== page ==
As the year 2016 draws to a close most of us are taking the time to look back and reflect on everything notable, crazy and memorable that happened during the year.
In the same retrospective spirit, we took a look at what happened in the local technology space and came up with our list of the 10 most influential in this space.
While influence can be viewed in various ways our selection focused mostly on the impact (good or bad) of the individual’s (or entity) work or exploits in shaping the direction or the discussion of an entire field or industry in 2016. All this had to have been done, of course, with a close relationship to the forms of technology that we follow.
That being said here’s our top 10 list.
Since 2014 when he took over as Zimbabwe’s Master of Coin, Dr Mangudya has been tasked with the unenviable task of figuring out how to maintain the country’s monetary system. In 2016, though, this role was a lot harder as Mangudya had to solve a biting cash crisis.
Though most will forever associate his tenure at the Reserve Bank with the bond note, the man also championed the rapid adoption of electronic transactions.
This creation and promotion of a “cashless society” in Zimbabwe (directly or indirectly) has made an impression on every Zimbabwean and impacted mobile money services, e-commerce, cross-border payments not to mention how banks conduct business.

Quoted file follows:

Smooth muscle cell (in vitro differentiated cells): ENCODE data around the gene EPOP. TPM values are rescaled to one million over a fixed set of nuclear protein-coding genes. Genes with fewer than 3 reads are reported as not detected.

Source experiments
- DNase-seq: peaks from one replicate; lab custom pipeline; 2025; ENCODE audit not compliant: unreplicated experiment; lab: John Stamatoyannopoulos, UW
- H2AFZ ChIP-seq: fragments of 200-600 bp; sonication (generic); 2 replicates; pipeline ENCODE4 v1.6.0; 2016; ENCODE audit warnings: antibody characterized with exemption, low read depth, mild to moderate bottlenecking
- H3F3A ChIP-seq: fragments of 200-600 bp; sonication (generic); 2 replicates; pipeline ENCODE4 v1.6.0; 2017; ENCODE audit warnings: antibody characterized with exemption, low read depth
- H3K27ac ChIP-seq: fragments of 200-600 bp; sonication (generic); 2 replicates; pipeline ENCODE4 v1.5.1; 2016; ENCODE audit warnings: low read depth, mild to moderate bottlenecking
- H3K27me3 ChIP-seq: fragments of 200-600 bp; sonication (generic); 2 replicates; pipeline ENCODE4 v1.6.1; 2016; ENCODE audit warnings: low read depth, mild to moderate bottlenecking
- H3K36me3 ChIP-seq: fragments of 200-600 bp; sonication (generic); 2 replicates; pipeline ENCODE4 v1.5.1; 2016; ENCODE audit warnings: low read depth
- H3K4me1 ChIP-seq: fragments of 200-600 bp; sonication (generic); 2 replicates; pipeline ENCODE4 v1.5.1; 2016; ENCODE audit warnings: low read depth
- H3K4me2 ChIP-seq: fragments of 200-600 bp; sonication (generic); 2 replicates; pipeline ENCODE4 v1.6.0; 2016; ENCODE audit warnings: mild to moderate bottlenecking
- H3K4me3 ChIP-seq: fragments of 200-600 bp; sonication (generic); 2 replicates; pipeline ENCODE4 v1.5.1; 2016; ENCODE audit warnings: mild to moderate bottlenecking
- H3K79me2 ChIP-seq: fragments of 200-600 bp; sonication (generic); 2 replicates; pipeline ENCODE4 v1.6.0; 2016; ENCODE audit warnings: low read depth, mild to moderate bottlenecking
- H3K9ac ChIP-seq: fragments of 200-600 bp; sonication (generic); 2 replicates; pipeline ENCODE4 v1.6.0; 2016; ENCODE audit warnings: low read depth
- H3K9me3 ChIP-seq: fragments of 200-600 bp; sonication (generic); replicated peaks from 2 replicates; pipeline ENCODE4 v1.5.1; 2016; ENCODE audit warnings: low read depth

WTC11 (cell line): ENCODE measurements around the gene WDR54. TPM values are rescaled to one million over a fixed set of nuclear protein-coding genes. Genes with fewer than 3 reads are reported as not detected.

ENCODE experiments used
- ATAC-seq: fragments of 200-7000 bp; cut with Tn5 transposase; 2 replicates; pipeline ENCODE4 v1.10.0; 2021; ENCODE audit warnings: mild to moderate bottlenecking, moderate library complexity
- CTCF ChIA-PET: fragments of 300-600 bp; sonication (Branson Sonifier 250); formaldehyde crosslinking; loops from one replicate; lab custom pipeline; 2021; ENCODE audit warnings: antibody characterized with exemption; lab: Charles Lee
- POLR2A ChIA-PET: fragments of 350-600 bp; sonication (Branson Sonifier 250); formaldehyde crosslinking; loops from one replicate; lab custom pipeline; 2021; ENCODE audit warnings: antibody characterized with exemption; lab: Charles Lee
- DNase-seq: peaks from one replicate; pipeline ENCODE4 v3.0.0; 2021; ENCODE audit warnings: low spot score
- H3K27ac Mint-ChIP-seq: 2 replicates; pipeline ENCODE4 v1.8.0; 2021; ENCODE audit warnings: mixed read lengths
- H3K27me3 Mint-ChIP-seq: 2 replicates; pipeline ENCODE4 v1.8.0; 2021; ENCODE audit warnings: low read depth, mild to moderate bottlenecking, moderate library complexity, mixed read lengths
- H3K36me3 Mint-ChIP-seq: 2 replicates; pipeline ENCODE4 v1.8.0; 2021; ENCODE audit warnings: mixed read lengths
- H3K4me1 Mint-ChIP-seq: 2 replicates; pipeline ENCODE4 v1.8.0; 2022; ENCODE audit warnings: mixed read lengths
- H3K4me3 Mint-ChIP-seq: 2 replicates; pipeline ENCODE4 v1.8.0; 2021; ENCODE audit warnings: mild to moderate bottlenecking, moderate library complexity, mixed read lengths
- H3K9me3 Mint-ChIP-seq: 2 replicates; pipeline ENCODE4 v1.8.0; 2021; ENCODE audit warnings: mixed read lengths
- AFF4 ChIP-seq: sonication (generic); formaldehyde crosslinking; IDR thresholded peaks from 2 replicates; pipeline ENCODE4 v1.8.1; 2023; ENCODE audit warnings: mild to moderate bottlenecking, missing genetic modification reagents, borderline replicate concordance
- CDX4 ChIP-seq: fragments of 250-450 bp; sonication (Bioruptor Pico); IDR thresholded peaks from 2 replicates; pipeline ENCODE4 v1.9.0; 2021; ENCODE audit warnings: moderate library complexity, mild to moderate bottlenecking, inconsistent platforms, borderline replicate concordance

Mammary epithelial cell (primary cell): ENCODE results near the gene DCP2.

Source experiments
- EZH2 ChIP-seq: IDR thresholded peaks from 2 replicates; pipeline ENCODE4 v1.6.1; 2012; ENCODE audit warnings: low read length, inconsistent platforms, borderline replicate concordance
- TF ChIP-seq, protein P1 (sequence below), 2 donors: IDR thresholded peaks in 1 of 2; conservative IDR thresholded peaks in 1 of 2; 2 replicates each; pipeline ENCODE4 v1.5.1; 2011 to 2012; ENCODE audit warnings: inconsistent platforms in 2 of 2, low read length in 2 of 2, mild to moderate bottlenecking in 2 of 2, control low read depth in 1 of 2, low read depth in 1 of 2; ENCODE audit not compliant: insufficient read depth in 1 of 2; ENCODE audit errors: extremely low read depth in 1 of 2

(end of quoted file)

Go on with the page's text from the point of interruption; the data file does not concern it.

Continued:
He’s the firebrand Minister of ICT who’s had a very visible impact on the entire sector.
In 2016 he appeared to do it all – championing the conclusion of the long drawn infrastructure sharing debate, signing off on the ICT Policy after half a decade of formulation, bringing 3 draft ICT bills (including one very controversial Cybersecurity Bill) into play, defending the government’s honour (“We won’t shut down social media! Why would we?”), concluding and defending a mobile network acquisition deal, threatening social media abusers (and lethargic/non-compliant telecom operators) and of course launching a yet-to-be-fully-clarified multi-million dollar slush fund for tech startups.
The exiled pastor and online hacktivist needs no introduction on any list really. He’s the man who harnessed social media as a tool for protest, changing the narrative on what the government views as a political threat and planting a seed of expression that was prematurely viewed as Zimbabwe’s own Arab Spring.
In the process, his movement called #ThisFlag caught the intimidating attention of our President, galvanised the support of an interesting cross-section of the Zimbabwean urban population and triggered threats and actions on social media inspired unrest from the entire establishment, including the speedy deliberation of a cybersecurity bill.
Not bad for something initially referred to by a notable government official as “a pastor’s fart in the corridors of power”.
Here’s a memo to all Zimbabwean artists – the winners in content distribution, brand creation and those making the most out of their artistic brilliance have to embrace technology and learn how to apply it. That’s something that Jah Prayzah and the team at JP Studios caught onto a while ago.
Jah’s 2016 was laced with awards, record record sales, Zimbabwean breakthroughs on YouTube and the extension of a Zimbabwean brand into one of the few international acts we have.